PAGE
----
KDV’s Kevin O’Donnell Wins Reversal and Dismissal in New York’s Second Department: Court Erred In Deeming Transcript Inadmissible
Rosenblatt v. St. George Health & Racquetball Assoc., LLC, et al., 2011/10114
In a unanimous Opinion by the Supreme Court of the State of New York, Appellate Division, Second Department issued on April 30, 2014 and published in the New York Law Journal on May 7, 2014, the Court reversed denial of defendant’s motion for summary judgment on two procedural grounds raised sua sponte by the motion court and, rather than remanding the case back to the Supreme Court for further proceedings, reached the merits and granted defendant’s motion dismissing the case.
Plaintiff, Eleanor Rosenblatt, alleged personal injuries arising out of an accident while participating in a “Body Sculpting” class at defendant Eastern Athletic Club’s health club in Brooklyn, New York. Specifically, plaintiff claimed that while attempting to perform exercises while seated on an exercise ball, the ball rolled causing her to fall to the ground and sustain compression fractures to her spine. Plaintiff alleged that the instructor failed to properly supervise her use of the ball and did not give her sufficient instruction before allowing her to use the ball.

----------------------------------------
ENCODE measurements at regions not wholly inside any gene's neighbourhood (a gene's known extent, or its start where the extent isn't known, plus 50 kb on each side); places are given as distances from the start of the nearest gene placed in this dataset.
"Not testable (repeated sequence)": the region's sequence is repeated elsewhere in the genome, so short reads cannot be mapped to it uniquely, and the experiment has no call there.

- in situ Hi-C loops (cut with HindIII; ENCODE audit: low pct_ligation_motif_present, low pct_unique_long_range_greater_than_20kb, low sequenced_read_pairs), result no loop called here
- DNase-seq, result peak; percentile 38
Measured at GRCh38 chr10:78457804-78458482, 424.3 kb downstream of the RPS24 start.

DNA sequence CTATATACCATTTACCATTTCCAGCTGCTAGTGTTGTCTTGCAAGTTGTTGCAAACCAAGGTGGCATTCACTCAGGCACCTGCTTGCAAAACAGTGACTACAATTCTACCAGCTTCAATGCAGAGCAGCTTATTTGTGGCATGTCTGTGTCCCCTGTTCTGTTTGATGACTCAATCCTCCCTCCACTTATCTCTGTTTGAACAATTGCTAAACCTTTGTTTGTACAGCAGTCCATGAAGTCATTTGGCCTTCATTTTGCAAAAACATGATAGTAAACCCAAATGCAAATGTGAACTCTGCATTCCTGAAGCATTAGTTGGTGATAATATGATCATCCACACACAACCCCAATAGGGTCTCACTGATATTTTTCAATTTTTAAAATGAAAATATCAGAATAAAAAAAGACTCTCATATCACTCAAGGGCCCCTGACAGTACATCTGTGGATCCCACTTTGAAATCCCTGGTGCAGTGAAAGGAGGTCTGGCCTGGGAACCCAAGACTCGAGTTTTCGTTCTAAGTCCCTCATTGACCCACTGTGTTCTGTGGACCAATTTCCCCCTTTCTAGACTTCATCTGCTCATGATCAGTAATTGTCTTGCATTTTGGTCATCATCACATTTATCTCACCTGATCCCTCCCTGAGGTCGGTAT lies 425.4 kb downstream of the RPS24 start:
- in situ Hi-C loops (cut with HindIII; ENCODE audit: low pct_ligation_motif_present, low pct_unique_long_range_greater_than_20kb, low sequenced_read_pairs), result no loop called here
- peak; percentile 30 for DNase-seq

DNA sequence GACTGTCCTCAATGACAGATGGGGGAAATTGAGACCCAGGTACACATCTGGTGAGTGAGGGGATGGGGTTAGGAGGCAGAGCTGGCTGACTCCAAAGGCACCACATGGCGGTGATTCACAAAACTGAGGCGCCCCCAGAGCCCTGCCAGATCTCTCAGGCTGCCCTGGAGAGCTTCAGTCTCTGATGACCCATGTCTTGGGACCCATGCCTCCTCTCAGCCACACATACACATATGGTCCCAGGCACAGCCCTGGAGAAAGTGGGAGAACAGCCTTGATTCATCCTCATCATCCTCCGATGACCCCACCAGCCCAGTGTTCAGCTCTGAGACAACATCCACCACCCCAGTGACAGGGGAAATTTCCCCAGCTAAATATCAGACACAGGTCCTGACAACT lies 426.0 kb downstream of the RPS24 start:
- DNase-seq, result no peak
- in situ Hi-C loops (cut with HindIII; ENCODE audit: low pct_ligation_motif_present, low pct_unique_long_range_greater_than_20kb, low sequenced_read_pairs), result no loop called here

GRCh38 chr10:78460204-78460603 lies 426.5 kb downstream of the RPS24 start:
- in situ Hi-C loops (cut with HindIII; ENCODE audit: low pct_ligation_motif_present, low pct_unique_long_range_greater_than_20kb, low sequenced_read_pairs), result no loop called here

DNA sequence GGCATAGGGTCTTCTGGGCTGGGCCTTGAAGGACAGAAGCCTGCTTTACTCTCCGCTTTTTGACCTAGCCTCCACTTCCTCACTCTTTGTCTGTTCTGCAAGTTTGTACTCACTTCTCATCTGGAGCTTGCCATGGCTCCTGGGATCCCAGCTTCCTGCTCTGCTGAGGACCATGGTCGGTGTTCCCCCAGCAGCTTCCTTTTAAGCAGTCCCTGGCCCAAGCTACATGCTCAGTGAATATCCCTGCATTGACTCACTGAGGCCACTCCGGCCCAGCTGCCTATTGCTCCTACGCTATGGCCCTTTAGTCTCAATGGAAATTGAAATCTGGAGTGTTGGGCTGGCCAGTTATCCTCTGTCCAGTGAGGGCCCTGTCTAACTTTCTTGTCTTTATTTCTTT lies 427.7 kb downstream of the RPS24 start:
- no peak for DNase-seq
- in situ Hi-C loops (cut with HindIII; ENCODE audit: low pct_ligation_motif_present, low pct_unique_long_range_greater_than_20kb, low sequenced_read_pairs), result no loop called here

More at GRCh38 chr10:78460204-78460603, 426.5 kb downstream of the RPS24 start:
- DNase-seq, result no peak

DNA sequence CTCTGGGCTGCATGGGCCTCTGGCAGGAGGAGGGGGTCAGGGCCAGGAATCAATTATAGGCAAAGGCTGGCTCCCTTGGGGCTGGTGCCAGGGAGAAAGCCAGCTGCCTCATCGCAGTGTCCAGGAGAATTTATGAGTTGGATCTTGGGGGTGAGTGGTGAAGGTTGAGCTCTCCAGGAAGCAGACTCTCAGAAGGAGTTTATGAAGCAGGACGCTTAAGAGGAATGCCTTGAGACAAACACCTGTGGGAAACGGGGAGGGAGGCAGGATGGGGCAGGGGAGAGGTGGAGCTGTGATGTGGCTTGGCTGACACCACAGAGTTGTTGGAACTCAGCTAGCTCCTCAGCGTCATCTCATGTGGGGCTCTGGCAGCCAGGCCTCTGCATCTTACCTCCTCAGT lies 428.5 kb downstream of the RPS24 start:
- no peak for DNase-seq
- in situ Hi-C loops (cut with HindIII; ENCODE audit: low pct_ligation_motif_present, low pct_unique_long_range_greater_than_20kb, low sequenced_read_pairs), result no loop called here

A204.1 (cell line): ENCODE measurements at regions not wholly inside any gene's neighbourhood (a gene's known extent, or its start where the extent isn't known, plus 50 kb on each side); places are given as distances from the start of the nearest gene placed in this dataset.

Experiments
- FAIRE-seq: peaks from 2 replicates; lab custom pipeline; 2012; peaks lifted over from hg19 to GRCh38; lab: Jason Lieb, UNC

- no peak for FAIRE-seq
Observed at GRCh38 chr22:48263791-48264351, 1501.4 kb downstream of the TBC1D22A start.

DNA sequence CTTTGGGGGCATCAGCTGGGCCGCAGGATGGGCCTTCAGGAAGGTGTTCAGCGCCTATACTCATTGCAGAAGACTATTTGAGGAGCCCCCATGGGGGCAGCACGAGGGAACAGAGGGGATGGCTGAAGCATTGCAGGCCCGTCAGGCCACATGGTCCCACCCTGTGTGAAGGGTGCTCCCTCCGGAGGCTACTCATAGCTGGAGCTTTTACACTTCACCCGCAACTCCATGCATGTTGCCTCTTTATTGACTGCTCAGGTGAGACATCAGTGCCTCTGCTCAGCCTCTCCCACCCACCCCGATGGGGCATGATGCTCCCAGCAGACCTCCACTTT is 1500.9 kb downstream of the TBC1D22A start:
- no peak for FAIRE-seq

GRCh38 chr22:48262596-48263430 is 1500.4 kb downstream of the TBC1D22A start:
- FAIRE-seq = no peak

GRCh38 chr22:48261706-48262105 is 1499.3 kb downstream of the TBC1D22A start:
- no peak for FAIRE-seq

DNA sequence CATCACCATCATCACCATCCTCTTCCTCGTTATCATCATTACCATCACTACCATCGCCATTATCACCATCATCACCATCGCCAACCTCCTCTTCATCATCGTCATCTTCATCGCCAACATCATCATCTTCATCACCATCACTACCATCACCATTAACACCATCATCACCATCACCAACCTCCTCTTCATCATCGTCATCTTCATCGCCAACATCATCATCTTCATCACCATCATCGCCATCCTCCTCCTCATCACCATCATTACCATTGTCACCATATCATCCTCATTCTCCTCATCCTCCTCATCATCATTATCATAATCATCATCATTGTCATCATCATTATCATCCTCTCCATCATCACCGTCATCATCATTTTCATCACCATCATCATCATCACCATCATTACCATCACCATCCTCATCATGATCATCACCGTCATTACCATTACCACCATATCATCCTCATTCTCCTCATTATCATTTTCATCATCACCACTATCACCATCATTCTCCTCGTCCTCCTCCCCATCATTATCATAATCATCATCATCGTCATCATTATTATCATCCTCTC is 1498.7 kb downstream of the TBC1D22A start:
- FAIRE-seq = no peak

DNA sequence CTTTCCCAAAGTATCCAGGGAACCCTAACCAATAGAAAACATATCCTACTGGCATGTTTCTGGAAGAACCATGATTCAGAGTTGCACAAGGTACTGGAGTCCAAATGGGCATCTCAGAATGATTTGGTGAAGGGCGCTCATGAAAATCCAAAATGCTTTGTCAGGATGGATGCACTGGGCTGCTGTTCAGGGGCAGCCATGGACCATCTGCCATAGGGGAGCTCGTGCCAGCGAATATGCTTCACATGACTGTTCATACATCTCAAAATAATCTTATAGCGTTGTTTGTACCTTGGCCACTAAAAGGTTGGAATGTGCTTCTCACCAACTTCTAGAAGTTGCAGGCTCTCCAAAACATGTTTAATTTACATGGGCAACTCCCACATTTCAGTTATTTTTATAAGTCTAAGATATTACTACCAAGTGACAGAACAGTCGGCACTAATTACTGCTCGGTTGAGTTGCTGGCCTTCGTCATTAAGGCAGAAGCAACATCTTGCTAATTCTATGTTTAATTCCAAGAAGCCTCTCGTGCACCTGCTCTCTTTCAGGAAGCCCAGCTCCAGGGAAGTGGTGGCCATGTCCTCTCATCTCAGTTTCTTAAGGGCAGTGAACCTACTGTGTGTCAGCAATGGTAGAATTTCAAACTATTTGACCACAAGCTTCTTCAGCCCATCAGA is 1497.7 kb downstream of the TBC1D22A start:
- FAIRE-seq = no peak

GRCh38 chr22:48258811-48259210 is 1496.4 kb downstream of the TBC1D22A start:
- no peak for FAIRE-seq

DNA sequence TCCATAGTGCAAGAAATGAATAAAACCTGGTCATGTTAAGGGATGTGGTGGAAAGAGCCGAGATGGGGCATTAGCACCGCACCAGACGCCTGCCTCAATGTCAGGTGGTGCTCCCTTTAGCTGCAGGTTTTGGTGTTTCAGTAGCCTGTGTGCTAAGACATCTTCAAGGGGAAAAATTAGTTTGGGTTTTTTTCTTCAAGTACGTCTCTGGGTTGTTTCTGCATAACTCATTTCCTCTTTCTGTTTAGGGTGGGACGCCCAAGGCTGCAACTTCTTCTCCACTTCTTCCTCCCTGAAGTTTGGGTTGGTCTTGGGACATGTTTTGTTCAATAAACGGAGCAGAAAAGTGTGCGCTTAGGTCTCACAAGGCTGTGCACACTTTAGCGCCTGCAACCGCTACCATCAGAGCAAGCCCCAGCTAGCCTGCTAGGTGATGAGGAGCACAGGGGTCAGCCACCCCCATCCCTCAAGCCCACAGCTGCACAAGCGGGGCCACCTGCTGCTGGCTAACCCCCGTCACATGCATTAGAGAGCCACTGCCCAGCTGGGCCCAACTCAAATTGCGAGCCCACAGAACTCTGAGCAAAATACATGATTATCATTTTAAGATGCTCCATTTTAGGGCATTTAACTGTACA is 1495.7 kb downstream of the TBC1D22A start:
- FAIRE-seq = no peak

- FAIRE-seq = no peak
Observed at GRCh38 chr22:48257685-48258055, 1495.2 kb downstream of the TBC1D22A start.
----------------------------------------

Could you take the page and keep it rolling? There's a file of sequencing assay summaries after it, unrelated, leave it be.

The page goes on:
Defendant moved for summary judgment on the grounds that plaintiff “voluntarily and knowingly assumed the obvious risk of injury inherent in attempting to balance while seated on an exercise ball while participating in the ‘Body Sculpting’” class. In support of its motion, defendant submitted, among other things, pleadings and an unsigned, uncertified copy of plaintiff’s deposition transcript. In opposition, plaintiff argued that defendant’s motion should be denied because defendant failed to support the motion with evidence in inadmissible form as required by CPLR 3212(a). Specifically, plaintiff argued that the copy of plaintiff’s deposition transcript submitted in support of the motion was “unverified” and, thus, inadmissible. In reply, defendant submitted a letter establishing that it complied with CPLR 3116 (a) by forwarding to plaintiff’s attorney the original transcript and instructing plaintiff to sign it before a notary public and return it to defendant within 60 days, otherwise it would be deemed executed.
The motion court denied defendant’s motion on two procedural grounds without ever reaching the merits. First, it held that defendant had failed to attach copies of all the pleadings as required by CPLR 3212(b). In doing so, the motion court noted that defendant had submitted a complaint and an answer to amended verified complaint but no amended complaint had been submitted. The motion court further held that the unsigned copy of plaintiff’s deposition transcript submitted by defendant was not in admissible form. While the court acknowledged defendant on reply had submitted the letter establishing compliance with CPLR 3116(a), it nevertheless determined that the transcript was inadmissible pursuant to CPLR 3116 (b) because it was not certified by the court reporter. The motion court held that since defendant failed to point to any other evidence in support of its motion that it was not for the court to “review voluminous transcripts to find portions therein that may support a summary judgment movement’s position.”